“With hindsight, some could see why things had gone wrong and recognized they had been hard to work with.”Ruth H Perrin, Changing Shape, The Faith Lives of Millennials
Ruth Perrin’s book studies the experiences of emerging adults who, when they were teenagers, described themselves as Christians. Given that I’ve met a number of people who are now ‘ex-church’, I was particularly interested in the chapter about ‘the disenchanted.’
She found nearly all the ‘disenchanted’ millennials she interviewed had been strong contributors to their churches. But then that was derailed, and the fallout was deeply damaging.
In retrospect, some could now see how it happened, however as Perrin writes: “had they been better managed, or had communication been clearer, events might have turned out differently.”
Her study focussed on the cost to the individuals she interviewed, but the wider opportunity cost was undoubtedly huge.
At least, it was for me.
Continue reading Christmas 2020: Week 3, Day 7: Cause
I once took some spikenard to church.
The oil had lost much of its pungency in the 10 years since I had bought it. And I only had a 5ml bottle. But it was still plenty strong enough.
It was two weeks before Easter, Passion Sunday. And by “passion,” I mean “suffering” – because that’s what the word originally meant in Latin. That Sunday, and the two weeks that follow it, are when the church remembers Jesus’s suffering and his death on Good Friday.
The Bible reading was about a woman called Mary (not Jesus’s mother). She had a pint – note: a pint – of spikenard and poured it over Jesus’s feet (John 12:1-8). People criticised her saying it was a waste of a year’s worth of wages. But Jesus defended her; he said she was preparing him for his burial.
Continue reading Christmas 2020: Week 3, Day 6: Fragrance
“Remembering you were lucky is what keeps you humble.”
‘Luck’ wouldn’t be my choice of words, but the point was well made. I was listening to a man of colour speaking about what it took for him, as a BIPOC, to succeed. He had needed to work hard and persevere (more than his white peers), but his success was also partly beyond his control.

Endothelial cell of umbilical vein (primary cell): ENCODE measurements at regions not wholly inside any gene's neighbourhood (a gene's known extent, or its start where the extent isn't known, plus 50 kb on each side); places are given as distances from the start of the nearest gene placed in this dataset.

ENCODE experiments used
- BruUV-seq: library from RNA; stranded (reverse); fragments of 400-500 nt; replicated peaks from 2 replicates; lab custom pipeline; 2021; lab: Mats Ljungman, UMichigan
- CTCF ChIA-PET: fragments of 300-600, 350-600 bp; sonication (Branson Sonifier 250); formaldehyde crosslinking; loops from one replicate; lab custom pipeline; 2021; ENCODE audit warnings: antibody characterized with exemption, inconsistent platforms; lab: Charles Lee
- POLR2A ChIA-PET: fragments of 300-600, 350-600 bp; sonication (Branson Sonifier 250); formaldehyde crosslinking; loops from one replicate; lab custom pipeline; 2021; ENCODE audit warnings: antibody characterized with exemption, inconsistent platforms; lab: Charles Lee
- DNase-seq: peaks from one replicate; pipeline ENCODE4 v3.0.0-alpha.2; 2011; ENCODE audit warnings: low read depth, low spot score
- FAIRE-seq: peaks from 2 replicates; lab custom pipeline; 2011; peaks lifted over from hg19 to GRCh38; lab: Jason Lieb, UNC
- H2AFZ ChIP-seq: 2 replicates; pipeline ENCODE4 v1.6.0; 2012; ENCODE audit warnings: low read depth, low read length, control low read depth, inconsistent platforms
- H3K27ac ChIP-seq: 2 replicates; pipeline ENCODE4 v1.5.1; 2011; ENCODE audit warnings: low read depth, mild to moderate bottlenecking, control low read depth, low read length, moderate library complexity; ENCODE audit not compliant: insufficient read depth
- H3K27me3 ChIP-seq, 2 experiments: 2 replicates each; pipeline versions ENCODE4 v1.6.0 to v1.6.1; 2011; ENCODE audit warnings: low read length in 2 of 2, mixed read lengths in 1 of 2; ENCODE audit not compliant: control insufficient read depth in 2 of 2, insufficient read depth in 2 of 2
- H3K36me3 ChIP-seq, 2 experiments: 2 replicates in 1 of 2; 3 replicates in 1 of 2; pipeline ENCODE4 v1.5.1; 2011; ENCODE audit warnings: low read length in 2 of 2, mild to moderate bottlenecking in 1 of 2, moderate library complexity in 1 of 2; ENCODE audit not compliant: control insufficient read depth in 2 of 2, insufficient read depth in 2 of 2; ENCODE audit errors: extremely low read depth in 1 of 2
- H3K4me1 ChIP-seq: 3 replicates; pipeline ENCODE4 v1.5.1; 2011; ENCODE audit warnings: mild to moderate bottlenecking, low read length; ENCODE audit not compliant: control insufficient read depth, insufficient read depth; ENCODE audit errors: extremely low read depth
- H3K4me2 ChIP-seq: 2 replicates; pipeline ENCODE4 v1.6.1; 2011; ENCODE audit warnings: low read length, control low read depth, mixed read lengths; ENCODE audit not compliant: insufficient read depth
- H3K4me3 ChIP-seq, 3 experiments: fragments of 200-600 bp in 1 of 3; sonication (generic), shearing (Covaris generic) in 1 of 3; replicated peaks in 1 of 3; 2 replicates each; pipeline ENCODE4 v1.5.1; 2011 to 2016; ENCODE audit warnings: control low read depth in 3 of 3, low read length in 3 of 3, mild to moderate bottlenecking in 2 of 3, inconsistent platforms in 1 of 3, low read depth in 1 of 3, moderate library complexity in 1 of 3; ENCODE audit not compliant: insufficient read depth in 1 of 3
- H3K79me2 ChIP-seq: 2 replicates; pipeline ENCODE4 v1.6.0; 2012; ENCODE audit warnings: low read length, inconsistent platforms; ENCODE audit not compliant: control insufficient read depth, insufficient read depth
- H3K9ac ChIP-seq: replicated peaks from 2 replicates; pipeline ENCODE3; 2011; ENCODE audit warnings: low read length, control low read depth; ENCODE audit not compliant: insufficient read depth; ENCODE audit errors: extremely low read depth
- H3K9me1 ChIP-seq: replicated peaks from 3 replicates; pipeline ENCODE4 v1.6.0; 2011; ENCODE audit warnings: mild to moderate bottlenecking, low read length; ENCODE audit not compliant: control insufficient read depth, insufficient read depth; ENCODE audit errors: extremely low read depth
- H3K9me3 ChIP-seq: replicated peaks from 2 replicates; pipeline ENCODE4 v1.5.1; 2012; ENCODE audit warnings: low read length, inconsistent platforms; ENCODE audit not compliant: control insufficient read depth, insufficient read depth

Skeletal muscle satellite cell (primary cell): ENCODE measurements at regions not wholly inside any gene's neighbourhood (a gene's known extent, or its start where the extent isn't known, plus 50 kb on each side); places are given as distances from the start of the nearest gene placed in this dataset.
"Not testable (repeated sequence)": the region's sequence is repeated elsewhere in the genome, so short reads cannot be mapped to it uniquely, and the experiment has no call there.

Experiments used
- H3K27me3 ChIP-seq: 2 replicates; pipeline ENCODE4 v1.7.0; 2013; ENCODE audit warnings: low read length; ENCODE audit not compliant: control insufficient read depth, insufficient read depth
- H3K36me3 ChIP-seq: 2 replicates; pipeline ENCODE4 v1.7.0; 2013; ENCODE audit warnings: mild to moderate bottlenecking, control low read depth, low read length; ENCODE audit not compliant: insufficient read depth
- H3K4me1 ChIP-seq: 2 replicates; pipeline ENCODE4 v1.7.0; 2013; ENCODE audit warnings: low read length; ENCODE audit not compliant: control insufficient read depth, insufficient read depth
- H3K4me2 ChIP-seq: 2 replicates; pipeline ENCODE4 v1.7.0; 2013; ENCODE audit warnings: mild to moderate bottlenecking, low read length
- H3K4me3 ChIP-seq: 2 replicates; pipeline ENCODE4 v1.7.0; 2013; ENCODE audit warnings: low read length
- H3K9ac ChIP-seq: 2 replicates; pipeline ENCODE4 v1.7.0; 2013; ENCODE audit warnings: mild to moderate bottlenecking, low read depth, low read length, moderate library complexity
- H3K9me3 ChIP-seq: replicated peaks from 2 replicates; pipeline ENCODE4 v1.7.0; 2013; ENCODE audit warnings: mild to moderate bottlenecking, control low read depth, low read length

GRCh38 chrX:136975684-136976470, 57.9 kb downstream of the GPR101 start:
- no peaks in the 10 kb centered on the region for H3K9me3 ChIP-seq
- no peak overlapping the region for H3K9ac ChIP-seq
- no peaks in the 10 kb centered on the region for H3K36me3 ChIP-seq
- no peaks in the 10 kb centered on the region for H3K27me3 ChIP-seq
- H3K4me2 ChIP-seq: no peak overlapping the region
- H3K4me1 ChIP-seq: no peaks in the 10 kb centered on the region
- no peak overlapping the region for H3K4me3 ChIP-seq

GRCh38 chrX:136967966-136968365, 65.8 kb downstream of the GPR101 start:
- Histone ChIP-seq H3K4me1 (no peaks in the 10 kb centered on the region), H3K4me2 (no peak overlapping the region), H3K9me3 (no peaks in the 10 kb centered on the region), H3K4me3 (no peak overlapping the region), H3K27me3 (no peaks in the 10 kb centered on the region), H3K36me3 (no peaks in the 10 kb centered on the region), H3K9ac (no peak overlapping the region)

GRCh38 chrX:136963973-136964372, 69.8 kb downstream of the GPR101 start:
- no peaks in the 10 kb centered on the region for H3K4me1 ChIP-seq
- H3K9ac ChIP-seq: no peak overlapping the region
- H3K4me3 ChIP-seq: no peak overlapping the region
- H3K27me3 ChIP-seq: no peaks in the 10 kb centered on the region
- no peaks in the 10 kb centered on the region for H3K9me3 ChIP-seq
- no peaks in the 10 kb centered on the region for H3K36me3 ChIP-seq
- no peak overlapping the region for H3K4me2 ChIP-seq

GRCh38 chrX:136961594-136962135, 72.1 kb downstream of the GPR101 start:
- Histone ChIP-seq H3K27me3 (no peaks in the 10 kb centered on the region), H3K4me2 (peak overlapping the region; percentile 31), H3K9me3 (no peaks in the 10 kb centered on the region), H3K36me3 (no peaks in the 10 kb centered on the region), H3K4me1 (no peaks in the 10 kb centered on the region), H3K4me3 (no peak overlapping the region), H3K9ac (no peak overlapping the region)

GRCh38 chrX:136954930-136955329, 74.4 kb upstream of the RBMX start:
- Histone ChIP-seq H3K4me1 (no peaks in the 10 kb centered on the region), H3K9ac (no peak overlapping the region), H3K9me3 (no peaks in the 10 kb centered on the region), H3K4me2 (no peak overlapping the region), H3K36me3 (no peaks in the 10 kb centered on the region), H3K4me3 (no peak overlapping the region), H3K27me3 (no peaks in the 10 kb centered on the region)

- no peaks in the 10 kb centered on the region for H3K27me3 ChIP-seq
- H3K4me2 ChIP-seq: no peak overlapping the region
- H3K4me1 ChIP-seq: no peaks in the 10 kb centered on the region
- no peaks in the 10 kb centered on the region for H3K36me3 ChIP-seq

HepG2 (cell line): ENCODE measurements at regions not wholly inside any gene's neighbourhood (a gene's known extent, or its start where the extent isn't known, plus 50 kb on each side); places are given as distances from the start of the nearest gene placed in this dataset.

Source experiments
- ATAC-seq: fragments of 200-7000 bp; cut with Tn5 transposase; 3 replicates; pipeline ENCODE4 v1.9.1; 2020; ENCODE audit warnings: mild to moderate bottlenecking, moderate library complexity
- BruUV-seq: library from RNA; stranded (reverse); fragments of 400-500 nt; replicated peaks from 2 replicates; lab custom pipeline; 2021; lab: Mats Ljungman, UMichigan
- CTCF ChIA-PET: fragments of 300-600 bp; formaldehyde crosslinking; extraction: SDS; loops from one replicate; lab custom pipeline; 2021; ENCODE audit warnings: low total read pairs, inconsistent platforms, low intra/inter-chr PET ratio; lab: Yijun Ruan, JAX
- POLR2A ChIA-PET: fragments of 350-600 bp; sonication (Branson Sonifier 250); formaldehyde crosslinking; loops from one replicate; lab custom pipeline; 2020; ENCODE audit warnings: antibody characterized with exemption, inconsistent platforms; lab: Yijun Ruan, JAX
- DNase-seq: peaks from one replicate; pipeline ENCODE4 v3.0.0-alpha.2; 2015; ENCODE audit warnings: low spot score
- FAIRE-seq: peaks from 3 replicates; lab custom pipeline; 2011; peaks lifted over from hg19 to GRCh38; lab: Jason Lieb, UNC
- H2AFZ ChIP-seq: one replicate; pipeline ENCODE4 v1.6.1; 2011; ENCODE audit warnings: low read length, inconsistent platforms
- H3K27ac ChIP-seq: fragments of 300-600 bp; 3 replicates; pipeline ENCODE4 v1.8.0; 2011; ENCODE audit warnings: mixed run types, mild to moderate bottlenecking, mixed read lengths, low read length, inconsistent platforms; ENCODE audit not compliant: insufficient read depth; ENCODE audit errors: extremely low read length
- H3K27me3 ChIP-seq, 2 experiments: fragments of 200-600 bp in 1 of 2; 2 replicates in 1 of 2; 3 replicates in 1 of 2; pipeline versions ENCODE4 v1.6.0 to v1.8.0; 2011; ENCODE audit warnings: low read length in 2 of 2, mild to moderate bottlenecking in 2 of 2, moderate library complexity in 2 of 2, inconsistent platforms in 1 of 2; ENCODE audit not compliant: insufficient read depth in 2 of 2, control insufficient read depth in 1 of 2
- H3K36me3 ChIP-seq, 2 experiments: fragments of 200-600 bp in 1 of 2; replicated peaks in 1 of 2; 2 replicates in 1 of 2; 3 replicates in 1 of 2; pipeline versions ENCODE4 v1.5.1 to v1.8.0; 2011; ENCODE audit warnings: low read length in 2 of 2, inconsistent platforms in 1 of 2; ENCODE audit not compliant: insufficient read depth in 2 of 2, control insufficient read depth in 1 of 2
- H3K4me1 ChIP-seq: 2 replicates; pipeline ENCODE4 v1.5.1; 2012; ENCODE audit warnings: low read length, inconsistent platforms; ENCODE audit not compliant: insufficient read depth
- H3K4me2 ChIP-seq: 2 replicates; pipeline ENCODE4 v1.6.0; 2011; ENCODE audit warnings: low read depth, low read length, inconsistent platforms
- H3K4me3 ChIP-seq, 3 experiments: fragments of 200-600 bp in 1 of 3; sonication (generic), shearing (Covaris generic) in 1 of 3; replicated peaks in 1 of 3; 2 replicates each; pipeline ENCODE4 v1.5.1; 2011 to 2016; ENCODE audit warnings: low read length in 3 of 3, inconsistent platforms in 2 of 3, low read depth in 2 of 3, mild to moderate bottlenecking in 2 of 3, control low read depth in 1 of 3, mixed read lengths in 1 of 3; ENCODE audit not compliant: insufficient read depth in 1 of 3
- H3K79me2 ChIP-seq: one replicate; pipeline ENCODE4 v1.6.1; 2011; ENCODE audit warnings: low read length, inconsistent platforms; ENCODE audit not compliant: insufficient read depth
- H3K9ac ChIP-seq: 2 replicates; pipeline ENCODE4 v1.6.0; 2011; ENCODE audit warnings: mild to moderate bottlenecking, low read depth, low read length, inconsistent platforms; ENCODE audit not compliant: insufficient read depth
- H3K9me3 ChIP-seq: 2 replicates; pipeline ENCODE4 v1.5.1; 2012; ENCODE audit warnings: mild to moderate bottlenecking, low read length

He recognised he had needed help from the outside – and he didn’t want to forget that. Instead, he made a point of ‘holding the door open’ for other people, who hadn’t yet made it like he had.
I often think of the phrase ‘there but for the grace of God.’ I’m so very conscious that I would not be where I am, able to do the things I’m doing, if God had not been doing things for me, unasked, behind the scenes.
Continue reading Christmas 2020: Week 3, Day 5: Humility
Can the things we own begin to own us? Maybe. But that’s not the whole story.
I get frustrated hearing untargeted attacks on all things material. We are physical beings with tangible needs. Maybe we can live without some of the things we own, but that doesn’t mean they’re sinful or bad, or ‘not God’s best.’
That said, I’ve tried to get better at choosing the things I buy. I think through their purpose and research beyond the marketing hype. I resist ‘value for money’ if it means I’ll over-consume, and I think about where it comes from and where it’ll end up.
Even so… I hang on to some things for too long.
Continue reading Christmas 2020: Week 3, Day 4: Transience
“I wonder if I have the capacity to manage something so overwhelming.”Crystal Pite, choreographer